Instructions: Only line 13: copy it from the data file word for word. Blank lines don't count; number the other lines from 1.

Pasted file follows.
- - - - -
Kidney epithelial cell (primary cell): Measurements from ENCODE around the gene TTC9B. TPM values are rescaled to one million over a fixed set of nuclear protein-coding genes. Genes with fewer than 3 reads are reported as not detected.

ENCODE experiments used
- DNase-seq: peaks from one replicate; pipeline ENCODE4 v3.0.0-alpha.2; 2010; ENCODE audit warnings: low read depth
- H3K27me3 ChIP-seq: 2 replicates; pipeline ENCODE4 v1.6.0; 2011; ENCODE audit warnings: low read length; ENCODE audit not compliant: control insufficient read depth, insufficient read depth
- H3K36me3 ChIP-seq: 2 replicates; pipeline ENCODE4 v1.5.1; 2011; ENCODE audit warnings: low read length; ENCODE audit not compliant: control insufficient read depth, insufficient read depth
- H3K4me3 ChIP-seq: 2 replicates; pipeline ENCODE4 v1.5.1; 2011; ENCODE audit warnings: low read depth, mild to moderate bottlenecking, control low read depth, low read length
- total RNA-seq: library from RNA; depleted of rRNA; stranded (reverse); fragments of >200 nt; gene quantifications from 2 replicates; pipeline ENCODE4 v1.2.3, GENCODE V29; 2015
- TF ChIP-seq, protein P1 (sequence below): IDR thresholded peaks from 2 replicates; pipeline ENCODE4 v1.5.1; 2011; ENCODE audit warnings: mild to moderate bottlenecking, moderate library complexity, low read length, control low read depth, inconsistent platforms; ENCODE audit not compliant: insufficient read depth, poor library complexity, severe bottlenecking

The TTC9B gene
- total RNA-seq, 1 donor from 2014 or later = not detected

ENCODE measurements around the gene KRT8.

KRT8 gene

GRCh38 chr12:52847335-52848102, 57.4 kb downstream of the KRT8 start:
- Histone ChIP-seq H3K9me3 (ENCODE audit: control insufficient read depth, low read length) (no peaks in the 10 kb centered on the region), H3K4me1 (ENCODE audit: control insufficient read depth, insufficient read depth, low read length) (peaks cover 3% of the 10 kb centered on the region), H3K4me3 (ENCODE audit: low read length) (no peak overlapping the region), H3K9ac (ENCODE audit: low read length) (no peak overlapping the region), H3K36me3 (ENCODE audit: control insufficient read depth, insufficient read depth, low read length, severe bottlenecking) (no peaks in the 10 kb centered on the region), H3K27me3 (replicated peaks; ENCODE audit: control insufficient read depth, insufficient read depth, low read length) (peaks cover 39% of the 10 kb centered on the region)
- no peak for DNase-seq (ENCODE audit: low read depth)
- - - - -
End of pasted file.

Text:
GRCh38 chr12:52847335-52848102, 57.4 kb downstream of the KRT8 start: